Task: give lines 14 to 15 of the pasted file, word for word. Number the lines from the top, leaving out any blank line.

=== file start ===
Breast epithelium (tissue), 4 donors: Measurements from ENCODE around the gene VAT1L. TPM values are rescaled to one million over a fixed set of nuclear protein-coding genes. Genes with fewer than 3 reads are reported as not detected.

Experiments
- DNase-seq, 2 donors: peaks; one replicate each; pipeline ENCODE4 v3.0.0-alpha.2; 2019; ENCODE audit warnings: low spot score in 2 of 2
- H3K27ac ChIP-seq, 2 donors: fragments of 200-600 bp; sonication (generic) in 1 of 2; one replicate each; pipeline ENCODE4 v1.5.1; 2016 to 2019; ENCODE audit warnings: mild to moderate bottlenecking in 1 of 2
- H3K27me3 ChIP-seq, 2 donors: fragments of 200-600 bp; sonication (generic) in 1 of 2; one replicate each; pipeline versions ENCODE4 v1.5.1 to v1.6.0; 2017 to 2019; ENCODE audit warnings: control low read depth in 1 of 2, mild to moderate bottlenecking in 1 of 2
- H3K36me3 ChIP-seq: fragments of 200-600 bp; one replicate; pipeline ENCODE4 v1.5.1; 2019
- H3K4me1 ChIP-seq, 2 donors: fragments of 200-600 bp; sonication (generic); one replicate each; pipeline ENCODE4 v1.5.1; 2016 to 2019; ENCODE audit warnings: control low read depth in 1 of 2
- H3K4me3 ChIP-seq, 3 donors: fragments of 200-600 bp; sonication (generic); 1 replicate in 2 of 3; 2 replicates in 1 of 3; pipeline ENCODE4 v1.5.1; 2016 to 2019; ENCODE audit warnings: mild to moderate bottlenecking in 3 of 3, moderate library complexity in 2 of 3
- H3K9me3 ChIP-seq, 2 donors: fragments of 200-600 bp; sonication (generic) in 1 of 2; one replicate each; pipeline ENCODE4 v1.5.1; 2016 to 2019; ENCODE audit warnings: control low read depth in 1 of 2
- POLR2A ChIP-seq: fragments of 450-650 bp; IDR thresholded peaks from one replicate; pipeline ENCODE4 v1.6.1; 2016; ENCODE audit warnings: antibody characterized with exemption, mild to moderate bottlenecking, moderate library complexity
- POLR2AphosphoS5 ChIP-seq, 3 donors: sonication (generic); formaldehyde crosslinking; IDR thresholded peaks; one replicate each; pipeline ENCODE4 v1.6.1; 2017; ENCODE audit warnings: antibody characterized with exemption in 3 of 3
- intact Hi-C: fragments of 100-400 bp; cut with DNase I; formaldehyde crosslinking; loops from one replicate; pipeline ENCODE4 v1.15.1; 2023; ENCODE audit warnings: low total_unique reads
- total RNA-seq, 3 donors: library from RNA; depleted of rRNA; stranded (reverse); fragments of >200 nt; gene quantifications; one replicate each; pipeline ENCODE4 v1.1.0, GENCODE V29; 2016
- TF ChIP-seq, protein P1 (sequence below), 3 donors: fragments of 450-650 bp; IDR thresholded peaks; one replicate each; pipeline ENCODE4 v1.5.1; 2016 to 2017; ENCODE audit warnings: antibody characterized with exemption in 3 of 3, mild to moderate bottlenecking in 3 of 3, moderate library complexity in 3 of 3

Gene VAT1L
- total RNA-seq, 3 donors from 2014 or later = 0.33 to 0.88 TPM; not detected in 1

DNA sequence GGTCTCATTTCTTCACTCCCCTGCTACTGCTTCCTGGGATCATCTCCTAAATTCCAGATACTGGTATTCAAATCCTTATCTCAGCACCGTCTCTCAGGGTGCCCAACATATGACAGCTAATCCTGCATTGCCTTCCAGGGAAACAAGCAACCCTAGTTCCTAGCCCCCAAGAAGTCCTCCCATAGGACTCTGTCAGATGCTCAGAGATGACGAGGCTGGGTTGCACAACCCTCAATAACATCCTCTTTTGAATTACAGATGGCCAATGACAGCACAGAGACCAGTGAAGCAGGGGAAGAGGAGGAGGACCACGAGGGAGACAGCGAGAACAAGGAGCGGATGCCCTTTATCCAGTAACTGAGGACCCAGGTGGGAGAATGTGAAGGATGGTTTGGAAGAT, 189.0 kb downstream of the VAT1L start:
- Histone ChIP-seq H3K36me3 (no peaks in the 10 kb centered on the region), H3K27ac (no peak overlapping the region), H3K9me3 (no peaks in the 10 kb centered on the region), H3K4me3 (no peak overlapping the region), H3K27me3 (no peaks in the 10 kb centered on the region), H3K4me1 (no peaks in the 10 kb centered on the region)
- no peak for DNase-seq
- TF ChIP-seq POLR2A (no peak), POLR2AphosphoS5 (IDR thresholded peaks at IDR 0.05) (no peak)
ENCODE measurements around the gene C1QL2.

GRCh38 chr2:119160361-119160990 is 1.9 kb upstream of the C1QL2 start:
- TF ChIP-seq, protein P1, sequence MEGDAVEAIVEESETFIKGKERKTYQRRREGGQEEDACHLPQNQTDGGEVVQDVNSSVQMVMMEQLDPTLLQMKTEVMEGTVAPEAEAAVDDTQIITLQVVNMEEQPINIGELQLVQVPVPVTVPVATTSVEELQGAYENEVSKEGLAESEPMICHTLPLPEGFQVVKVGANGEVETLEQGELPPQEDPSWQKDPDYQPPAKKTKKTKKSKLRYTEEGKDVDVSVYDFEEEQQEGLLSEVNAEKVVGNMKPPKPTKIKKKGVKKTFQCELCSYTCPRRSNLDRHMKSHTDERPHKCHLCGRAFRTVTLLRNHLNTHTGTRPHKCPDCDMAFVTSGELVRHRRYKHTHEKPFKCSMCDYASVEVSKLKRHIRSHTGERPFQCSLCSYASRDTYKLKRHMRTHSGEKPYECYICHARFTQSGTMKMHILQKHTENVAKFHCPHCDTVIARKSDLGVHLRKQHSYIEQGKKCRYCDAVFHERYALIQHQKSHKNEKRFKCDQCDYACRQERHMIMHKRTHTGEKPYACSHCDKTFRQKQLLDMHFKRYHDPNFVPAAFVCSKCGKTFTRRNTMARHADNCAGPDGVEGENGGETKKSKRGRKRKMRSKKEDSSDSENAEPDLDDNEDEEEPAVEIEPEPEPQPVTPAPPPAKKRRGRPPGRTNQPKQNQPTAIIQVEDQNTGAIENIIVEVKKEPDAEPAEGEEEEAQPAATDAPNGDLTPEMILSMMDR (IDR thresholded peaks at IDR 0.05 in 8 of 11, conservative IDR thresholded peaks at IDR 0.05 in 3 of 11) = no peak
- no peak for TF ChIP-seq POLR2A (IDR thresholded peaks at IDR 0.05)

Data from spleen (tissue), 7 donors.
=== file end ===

- TF ChIP-seq, protein P1 (sequence below), 3 donors: fragments of 450-650 bp; IDR thresholded peaks; one replicate each; pipeline ENCODE4 v1.5.1; 2016 to 2017; ENCODE audit warnings: antibody characterized with exemption in 3 of 3, mild to moderate bottlenecking in 3 of 3, moderate library complexity in 3 of 3

Gene VAT1L